Last year, we reported that Angi’s former CEO and chief product officer Oisin Hanrahan had raised an $18 million seed round to found a new company, Keychain, dedicated to building an AI-powered web platform that could better connect consumer packaged goods (CPGs) retailers in the U.S. — namely, large grocery chains selling in-house brands — with the manufacturers who actually make and package the food items those retailers sell.
Now, a little more than two months later, the New York City-based Keychain has debuted its web platform to the world for the first time. And it’s a massively ambitious undertaking even in its 1.0 iteration, encompassing more than 24,000 CPG manufacturers and more than 760,000 different products, with an eye on transforming the sector.
Is Keychain the Airbnb of food manufacturing?
With Keychain, retailers can log into a clean, orderly web interface, view different manufacturers, read a description about them and identify their location, sort them based on the capabilities they provide (nut-free, organic, chips, crackers, etc.), see the costs associated with them and connect with them directly on the platform, even reserving manufacturing times, introducing a new level of clarity and convenience.
Retailers can also elect to have products manufactured through Keychain’s exclusive partners (who pay for the convenience of being featured, as part of Keychain’s revenue generation model) or get wholesale excess manufacturing capacity from companies not advertising their services on the open market (who are revealed to the retailer customer alone).
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Keychain uses the latest in generative AI on the backend to organize and enable precise searches across this massive volume of data, designed to replace the heretofore largely analog system by which CPG retailers found manufacturers — calling around, attending trade shows, leafing through individual catalogs and PDFs, and tracking everything themselves in their own spreadsheets and systems.
Instead of all that, Keychain allows CPG retailers to simply log into the website once, and, if they are a large brand, an account will already be there waiting for them to set up with many of the products they already offer, and suggestions for who can manufacture them.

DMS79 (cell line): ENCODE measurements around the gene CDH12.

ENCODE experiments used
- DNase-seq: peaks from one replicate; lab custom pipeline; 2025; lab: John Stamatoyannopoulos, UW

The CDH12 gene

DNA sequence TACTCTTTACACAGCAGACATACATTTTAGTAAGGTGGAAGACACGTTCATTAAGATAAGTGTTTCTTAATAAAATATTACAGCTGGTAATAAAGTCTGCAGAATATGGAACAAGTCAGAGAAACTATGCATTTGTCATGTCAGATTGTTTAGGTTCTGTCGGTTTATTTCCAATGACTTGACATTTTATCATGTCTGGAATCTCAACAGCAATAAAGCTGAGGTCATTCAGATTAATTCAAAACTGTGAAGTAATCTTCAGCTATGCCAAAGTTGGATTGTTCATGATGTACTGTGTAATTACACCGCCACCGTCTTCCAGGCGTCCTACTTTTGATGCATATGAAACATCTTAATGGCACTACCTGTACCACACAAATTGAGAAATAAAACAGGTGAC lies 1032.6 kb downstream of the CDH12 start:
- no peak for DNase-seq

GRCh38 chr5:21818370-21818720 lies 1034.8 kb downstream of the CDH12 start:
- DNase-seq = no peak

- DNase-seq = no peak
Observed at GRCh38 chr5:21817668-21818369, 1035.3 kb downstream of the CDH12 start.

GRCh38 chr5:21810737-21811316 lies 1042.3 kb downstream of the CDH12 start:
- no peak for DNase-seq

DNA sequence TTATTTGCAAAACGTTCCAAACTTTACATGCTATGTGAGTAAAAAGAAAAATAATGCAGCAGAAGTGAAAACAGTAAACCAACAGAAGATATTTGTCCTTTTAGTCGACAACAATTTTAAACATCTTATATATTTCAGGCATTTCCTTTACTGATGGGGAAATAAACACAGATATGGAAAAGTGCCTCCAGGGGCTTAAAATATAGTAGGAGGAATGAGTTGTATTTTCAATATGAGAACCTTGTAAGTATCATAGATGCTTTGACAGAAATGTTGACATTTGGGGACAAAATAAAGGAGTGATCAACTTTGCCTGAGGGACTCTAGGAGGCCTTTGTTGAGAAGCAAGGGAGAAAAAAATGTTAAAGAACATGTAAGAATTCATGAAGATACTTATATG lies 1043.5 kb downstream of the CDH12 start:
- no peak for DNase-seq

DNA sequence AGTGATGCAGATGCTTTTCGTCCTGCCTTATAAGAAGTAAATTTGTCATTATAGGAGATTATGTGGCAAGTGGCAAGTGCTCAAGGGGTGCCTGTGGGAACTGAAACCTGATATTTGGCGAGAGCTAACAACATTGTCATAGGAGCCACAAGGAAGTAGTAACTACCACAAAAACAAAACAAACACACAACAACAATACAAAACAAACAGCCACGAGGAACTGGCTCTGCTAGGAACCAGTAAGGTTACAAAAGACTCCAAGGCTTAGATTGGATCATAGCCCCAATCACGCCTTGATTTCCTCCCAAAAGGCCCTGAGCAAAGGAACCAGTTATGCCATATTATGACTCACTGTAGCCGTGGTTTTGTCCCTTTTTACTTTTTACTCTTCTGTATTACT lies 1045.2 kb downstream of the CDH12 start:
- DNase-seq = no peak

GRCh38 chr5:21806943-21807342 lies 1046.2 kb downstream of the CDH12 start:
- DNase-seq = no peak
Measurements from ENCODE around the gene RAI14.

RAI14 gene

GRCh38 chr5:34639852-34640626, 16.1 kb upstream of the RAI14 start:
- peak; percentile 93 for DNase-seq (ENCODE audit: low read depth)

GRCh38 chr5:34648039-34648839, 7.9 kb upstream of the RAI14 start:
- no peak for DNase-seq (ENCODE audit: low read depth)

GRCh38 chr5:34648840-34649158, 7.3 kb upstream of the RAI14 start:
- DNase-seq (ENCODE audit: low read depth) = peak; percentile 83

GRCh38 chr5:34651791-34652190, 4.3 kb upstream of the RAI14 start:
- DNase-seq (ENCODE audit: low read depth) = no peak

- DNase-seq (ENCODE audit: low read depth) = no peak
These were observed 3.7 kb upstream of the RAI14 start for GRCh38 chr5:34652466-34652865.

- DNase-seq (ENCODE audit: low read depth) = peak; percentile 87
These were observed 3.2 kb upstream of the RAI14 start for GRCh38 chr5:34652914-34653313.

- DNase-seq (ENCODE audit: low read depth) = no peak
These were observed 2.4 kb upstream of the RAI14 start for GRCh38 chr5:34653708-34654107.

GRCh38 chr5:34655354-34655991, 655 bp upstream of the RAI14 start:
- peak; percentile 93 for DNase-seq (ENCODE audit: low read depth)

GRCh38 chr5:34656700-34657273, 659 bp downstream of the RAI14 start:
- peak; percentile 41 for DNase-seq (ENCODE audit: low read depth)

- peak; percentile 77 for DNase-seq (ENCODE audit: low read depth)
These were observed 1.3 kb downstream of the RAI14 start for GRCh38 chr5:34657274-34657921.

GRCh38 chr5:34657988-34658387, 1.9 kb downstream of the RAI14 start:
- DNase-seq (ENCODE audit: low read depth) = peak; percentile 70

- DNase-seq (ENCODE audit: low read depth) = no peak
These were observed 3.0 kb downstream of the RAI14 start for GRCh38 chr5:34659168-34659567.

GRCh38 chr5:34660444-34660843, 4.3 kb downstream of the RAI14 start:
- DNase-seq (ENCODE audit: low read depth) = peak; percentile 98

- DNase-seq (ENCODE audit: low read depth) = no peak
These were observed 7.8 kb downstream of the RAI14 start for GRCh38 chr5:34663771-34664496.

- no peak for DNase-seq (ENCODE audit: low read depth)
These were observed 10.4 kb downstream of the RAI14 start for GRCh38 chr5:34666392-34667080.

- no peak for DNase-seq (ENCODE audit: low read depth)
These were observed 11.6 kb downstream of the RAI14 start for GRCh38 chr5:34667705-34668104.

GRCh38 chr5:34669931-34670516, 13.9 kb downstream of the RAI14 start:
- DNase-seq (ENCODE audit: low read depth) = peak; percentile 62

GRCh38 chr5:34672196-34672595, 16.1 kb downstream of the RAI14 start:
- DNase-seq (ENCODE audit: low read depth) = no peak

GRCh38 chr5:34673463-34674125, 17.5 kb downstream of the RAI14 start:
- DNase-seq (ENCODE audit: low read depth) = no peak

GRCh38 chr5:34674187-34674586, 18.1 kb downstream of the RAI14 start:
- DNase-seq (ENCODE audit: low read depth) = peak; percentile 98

According to Hanrahan in a video call interview with VentureBeat, this system allows the users of Keychain — both retailers searching for manufacturers to make their goods, and manufacturers searching for customers — to more easily find one another and keep tabs on the overall market.
“If you’re a brand or retailer, you know who can make what, and you’re a manufacturer, you know which products you should be making,” Hanrahan told VentureBeat.
In a way, it’s similar to Airbnb, providing the software that links interested customers with those providing the capacity they need — except, instead of travelers seeking lodging, it caters to retail CPG brands (think Trader Joe’s or Target, as hypothetical examples) and the manufacturers who can service them.
It’s also similar to Hanrahan’s previous joint, Angi, formerly Angi’s List, which pairs homeowners and renters with workers who can help them complete household projects, repairs and maintenance.
More than $120 million in manufacturing capacity, digitized and organized by AI
Keychain’s rollout already contains $120 million in manufacturing capacity across more than 40 product categories.
This massive trove of data — collected by the Keychain team’s scraping and discussions with CPG manufacturers about the many different and unique steps of their processes — is all analyzed and organized by AI on the backend: three different machine learning models, to be specific.
“We have a computer vision model which analyzes [product] images and turns them into description and finds things in the images in terms of packaging,” Hanrahan said. “We have a language model which is assessing the ingredients and descriptions and names, and then we have a another language model which is assessing manufacturer capabilities and basically doing a match or fuzzy match between what manufacturers can do and the processes that [go into the goods.] So we have three primarily three different private models doing the work.”
Asked whether the models were based on existing off-the-shelf models from the likes of OpenAI, Anthropic, or other leading provider companies, or open source code such as Meta’s Llama 2 or Mistral’s Mixtral, Hanrahan declined to specify but did say the company was using a mix of open source and closed source models that had been fine-tuned and retrained — echoing an emerging trend at the forefront of enterprise that VentureBeat founder Matt Marshall previously wrote about here.
Key industry endorsements
Keychain has already won endorsements from Paul Voge, co-founder and CEO of Aura Bora, and Kelly McGoldrick, chief customer officer at Wyandot Snacks, who commended the platform for enabling the sharing of production process and capacity information — novel features in the industry.
Keychain plans to make its core platform available to select retailers and brands in 2024, currently limiting access to invited partners.
With AI capabilities and an extensive network of manufacturers, Keychain aims to simplify the process of establishing and managing manufacturing partnerships, enabling brands to bring products to market faster and more efficiently.
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